Amore will exhibit about 25 of her works this summer in the studio's gallery. Among them will be some of the historical collages, composed of photos, letters and documents, that now account for much of her creative output. She will also show a few of her signature stone pieces, some of them characterized by so subtle an artistic intervention that an untrained eye may regard the stones as untouched by human hand. This technique of altering natural material in ways that appear natural is associated with the Japanese-American sculptor Isamu Noguchi, whom Amore cites as an important influence.
When working with stone, Amore says she's responding to "a kind of energy that's already there. I'm bringing my own consciousness to bear and hopefully reaching out to other people's consciousnesses."
In other stone works, Amore's touch is unmistakable. She wraps them partly in fabric or adds images and text to their surfaces. Recent examples may be included in this summer's exhibit, Amore says.
That show will cap a big career year for the diminutive, high-octane artist, who works in words as well. Recently, the New York-based Center for Migration Studies published An Italian American Odyssey: Lifeline, in which Amore chronicles her 2000-01 multimedia extravaganza on Ellis Island. Like the installation, which was entitled "Lifeline: filo della vita," the book expresses and examines Amore's personal and ethnic identity. Aptly, it's written in English and Italian.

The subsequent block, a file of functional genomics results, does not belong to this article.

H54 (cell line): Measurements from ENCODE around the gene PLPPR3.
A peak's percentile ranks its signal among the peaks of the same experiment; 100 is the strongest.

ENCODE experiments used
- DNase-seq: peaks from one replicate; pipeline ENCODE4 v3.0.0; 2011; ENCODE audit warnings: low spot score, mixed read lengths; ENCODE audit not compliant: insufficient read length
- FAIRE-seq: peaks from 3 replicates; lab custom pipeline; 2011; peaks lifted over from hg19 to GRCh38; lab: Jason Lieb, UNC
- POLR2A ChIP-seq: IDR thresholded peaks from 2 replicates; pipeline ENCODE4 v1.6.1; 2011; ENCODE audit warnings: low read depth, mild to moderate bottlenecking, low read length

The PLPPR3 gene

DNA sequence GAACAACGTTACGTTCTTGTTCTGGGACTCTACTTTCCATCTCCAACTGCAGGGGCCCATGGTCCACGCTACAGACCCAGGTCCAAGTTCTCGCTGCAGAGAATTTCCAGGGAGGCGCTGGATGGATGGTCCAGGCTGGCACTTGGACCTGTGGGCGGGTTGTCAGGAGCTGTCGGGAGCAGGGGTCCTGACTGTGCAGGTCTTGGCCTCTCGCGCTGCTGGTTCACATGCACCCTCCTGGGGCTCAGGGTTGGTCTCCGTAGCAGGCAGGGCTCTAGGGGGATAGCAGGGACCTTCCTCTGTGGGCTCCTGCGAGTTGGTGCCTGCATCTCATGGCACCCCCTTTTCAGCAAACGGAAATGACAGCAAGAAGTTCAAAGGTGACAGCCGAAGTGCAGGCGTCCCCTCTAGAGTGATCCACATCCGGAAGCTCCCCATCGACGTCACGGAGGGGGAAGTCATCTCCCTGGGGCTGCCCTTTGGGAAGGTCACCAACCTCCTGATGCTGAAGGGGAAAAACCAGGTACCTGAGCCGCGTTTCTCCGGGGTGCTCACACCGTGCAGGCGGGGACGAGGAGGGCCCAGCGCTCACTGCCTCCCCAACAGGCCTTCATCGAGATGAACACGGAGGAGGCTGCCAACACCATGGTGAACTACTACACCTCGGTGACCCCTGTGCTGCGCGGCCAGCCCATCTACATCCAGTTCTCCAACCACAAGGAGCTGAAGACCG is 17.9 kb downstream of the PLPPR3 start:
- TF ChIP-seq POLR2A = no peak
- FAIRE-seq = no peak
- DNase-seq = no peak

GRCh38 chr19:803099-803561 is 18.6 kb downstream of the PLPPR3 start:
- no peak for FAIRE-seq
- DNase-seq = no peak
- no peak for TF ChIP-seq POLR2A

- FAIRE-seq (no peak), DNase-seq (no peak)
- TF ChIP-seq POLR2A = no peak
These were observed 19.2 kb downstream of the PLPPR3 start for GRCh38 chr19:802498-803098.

Arrayed across six rooms of the Immigration Museum, Amore's show traced seven generations of her family in Italy and America. At the core of the installation were 15 horizontal panels covered with photos, letters and official documents archived by her ancestors. A red thread running across each of these panels represented a lifeline, or filo della vita, tying generation to generation and the Old World to the New. Just such threads had also been unspooled a century earlier as Italian emigrants set sail for New York holding one end of a ball of yarn while their dock-side relatives clung tearfully to the other.
Physical and historical extensions have been characteristic of Amore's art for many years. Working at first solely in stone, she soon began adding other materials to her sculpture because, she explains, "I wanted more extension than stone alone could give me."
Amore's practice of mixing elements can be traced in part to two other formative influences: the American modernist David Smith (1906-65) and her fellow Italian-American sculptor Mark di Suvero. Although she had long admired Smith's steel constructions, Amore says she never thought she would work in that medium until she met di Suvero, whose sculptures often incorporate a variety of materials.